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Salt Lake City, UT

Three Epic Salt Lake City Hikes That Are Worth Every Mile

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Some of the greatest views come with the toughest hikes. When you're climbing 3500 feet of elevation gain, pushing through, you know that the view at the top will be worth it. And when you get to that breathtaking vista, and you're flooded with the unshakeable feeling that "you've earned this view", there's nothing else in the world quite like it.

Salt Lake City is famous for hikes that will push you to the limits to give you its views. For the tougher hikers among us, Salt Lake's Wasatch range is a haven of hikes that push the limits. Here are three unforgettable hikes in Salt Lake City that are worth every mile:
No matter where you go in Salt Lake, you're never far from a Breathtaking HikeLukas Kloeppel | Unsplash

1. Grandeur Peak

One of the iconic hikes in Salt Lake City, Grandeur Peak offers stunning views that truly live up to its name. There are two ways up the peak - and how hard it gets depends on which you choose.

The northern route starts at the end of Wasatch Boulevard. It follows the Bonneville trail for a short while, and then goes straight up the side of the mountain. If you're looking for a brutal hike, this is it. Only the most adventurous hikers take this route up the famed peak.

The trail up the southern face is more popular, as it's a little more accessible. To get there, start at Church's Fork in Mill Creek Canyon (you'll have to pay a $5 entrance fee). Follow the beautiful, gradual hike up the side of the mountain. Enjoy stunning vistas for the entire second half of the hike, finishing with the view from the very peak.

Whether in winter or summer, this hike is absolutely breathtaking. As always, remember to bring plenty of water, and enjoy the view.

2. Lake Blanche

Lake Blanche is a local favorite - and for good reason. This steep-but-worth-it hike will give you stunning views of the Wasatch's famed Big Cottonwood Canyon, all while showcasing the beauty of the Wasatch range.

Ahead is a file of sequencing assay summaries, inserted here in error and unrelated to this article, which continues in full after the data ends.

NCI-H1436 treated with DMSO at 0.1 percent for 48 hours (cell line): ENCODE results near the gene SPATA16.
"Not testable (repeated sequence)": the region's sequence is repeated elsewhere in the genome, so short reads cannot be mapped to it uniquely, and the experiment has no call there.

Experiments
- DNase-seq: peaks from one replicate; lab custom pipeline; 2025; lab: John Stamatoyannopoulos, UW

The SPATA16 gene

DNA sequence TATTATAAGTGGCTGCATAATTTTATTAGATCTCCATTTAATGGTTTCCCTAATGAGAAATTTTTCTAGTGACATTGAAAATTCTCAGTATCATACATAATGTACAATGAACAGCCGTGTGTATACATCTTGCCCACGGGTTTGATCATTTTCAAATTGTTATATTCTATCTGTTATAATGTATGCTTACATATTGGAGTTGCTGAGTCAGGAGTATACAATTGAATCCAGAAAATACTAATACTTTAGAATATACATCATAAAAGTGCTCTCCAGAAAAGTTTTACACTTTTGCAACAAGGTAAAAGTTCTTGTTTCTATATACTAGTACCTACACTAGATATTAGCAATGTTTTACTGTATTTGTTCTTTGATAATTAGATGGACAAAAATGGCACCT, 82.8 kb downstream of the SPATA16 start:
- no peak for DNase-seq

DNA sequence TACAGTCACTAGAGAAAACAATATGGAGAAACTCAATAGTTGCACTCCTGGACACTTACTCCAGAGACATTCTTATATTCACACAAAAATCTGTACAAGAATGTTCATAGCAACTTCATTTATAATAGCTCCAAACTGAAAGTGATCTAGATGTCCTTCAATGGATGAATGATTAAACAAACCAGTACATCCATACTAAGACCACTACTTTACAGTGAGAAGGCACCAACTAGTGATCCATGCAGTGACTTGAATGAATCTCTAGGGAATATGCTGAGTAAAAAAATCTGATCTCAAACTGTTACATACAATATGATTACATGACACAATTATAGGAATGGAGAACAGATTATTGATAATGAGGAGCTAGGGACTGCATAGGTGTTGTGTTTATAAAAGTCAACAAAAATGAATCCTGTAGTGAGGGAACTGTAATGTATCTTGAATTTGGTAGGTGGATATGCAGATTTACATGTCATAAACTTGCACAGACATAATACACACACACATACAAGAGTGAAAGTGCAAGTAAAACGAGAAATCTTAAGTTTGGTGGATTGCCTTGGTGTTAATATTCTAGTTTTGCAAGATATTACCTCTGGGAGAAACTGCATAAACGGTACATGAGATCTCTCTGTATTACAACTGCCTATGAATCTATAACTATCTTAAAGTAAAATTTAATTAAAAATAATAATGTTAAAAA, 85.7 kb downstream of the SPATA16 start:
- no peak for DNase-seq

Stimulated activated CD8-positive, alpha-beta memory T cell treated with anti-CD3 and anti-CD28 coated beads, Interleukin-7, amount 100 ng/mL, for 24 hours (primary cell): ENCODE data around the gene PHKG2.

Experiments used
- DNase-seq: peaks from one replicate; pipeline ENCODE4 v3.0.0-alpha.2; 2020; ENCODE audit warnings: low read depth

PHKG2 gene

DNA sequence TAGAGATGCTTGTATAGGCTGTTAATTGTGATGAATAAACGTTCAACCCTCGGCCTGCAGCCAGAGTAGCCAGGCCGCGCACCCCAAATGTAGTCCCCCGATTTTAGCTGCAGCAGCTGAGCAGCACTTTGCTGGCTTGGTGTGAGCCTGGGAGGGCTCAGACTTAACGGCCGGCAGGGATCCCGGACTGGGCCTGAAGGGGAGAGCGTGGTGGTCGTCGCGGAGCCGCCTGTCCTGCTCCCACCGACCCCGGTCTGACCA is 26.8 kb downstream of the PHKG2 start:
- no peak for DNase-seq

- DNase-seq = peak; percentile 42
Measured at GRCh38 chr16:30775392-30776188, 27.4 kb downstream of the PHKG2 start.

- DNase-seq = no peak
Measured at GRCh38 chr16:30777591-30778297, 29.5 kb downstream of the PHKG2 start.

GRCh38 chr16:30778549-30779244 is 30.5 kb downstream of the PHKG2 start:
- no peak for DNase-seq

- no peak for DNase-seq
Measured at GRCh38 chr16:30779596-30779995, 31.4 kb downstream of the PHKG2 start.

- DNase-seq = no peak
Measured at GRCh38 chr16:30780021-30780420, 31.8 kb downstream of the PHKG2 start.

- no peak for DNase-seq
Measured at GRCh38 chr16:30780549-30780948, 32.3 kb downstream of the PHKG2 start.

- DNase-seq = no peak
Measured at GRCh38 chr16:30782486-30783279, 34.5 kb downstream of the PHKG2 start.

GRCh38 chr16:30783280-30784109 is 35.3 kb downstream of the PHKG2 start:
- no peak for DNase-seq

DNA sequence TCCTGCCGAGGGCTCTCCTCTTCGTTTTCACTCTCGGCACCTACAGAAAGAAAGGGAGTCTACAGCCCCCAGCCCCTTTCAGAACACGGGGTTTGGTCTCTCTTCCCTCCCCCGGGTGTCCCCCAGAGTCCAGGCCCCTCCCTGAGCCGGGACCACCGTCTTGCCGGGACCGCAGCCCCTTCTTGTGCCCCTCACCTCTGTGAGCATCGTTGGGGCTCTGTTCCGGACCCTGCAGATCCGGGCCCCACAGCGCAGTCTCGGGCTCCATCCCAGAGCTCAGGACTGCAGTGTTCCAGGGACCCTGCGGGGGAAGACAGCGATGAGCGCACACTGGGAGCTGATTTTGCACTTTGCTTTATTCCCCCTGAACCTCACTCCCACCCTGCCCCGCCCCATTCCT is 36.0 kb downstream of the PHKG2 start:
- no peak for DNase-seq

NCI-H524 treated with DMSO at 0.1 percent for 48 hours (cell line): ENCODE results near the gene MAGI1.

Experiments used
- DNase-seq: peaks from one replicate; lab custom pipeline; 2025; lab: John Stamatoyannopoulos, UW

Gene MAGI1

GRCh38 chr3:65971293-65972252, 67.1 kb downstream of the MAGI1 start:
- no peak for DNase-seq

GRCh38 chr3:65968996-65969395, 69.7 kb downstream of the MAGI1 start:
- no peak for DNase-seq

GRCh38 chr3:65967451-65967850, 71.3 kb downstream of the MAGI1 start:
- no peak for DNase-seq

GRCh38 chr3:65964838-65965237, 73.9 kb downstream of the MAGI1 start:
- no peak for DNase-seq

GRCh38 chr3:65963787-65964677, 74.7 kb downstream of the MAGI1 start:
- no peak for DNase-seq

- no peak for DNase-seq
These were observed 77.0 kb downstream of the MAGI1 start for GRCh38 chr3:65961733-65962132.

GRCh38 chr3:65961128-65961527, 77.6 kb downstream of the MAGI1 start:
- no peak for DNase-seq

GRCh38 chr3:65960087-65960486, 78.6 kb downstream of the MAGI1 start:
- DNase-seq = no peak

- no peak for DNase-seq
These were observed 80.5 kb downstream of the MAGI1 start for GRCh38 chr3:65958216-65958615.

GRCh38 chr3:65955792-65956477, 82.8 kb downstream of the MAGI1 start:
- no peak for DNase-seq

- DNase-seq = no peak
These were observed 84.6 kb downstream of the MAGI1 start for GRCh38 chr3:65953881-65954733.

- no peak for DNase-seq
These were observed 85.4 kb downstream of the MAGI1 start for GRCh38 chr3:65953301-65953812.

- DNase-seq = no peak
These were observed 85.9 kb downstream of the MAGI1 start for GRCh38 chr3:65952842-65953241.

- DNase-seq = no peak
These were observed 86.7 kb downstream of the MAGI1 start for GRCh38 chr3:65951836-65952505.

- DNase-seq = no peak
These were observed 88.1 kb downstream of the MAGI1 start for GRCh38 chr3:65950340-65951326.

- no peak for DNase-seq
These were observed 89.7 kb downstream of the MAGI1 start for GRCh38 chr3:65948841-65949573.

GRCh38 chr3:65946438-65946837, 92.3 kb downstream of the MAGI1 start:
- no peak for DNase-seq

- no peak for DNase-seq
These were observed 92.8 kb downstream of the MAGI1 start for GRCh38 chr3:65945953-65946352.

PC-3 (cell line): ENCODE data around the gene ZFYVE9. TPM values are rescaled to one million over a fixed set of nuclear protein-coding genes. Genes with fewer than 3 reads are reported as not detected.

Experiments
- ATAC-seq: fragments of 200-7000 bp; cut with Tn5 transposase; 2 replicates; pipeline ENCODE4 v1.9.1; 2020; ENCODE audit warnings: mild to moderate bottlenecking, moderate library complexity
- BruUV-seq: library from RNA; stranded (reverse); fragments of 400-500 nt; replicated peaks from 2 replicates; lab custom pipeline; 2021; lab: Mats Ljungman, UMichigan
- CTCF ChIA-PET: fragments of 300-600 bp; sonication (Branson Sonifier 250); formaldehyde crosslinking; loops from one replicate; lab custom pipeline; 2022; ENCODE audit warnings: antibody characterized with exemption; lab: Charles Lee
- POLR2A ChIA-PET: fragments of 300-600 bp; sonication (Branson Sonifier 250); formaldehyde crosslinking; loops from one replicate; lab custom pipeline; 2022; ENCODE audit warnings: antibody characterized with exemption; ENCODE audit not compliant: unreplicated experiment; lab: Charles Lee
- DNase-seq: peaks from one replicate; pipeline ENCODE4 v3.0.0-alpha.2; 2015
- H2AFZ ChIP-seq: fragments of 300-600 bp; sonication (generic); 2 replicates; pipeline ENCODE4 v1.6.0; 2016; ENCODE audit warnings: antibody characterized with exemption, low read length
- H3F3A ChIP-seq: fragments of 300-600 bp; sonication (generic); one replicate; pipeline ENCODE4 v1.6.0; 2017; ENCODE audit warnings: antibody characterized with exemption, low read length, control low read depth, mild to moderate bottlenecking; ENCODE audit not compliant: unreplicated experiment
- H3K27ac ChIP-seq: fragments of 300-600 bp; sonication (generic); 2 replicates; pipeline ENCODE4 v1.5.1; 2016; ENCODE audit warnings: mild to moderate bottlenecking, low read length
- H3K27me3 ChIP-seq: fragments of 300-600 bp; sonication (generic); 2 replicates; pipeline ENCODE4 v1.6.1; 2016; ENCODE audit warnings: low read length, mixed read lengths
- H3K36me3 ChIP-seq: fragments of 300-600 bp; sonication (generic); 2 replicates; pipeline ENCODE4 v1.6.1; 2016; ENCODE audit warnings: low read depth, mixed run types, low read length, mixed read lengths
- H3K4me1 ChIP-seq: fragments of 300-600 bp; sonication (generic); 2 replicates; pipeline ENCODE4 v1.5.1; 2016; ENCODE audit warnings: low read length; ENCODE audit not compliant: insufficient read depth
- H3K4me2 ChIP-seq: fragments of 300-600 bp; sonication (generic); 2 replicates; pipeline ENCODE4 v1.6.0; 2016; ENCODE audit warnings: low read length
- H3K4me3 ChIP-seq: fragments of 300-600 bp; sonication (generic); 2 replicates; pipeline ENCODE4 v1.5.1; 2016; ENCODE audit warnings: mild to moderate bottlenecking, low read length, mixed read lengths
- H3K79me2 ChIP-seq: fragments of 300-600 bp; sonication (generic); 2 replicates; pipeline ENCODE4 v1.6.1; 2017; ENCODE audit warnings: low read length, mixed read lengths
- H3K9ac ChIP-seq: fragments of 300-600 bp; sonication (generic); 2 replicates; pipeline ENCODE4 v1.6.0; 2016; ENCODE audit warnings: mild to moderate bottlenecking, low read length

To reach this trail, drive halfway up Big Cottonwood Canyon (and enjoy the incredible views you get just from the road). Then, park at the Lake Blanche trailhead and head east into the woods. You'll find the trail map next to a permanent bathroom installation.

Not only does this trail offer great views of the valley below - you'll also get a stunning view of the lake itself. The alpine-blue lake sits nestled under Twin Peaks, a dramatic mountain with two spires. Give yourself plenty of time for pictures around the lake - this beauty speaks for itself.

In summer, this is a great hike to do to escape the heat. It starts higher up in elevation, and it climbs through plenty of shady aspen groves. You can do this hike in winter as well, but the lake is frozen over and hidden in snow.

3. Mt. Olympus

This one is only for the truly adventurous. Mt. Olympus is famous among locals and travellers as a punishing hike. This hike demands 3,000-ft of elevation gain in just three miles - meaning it feels like you're climbing straight up stairs for three miles.

That being said, the view from the top of Mt. Olympus is one of the best in the Wasatch Range. This peak will give you stunning views of both the Salt Lake Valley and the rest of the canyons in the Wasatch mountains.

Be warned - if you do this hike in the summer, it's going to get hot. Remember to bring plenty of water, and go earlier in the day if you can.

If you're more of a winter hiker, Mt. Olympus is incredible when covered in snow. Just remember to bring your microspikes! The steep trail can get slick after sunny mornings, creating some slippery conditions. If you plan to summit in winter, an ice-ax might also be a great idea. The final ascent to the top is very steep, and locals have been known to wear mountaineering crampons to get to the top safely.

Trust me, though - the view is worth it.


If you're ready to push yourself to the max on the trail this year, Salt Lake City will give you the perfect opportunity. The Wasatch range has plenty of hikes that leave nothing in the tank, and these three are just a highlight reel. No matter which you choose, the views will be worth it.

Which trail will you conquer first?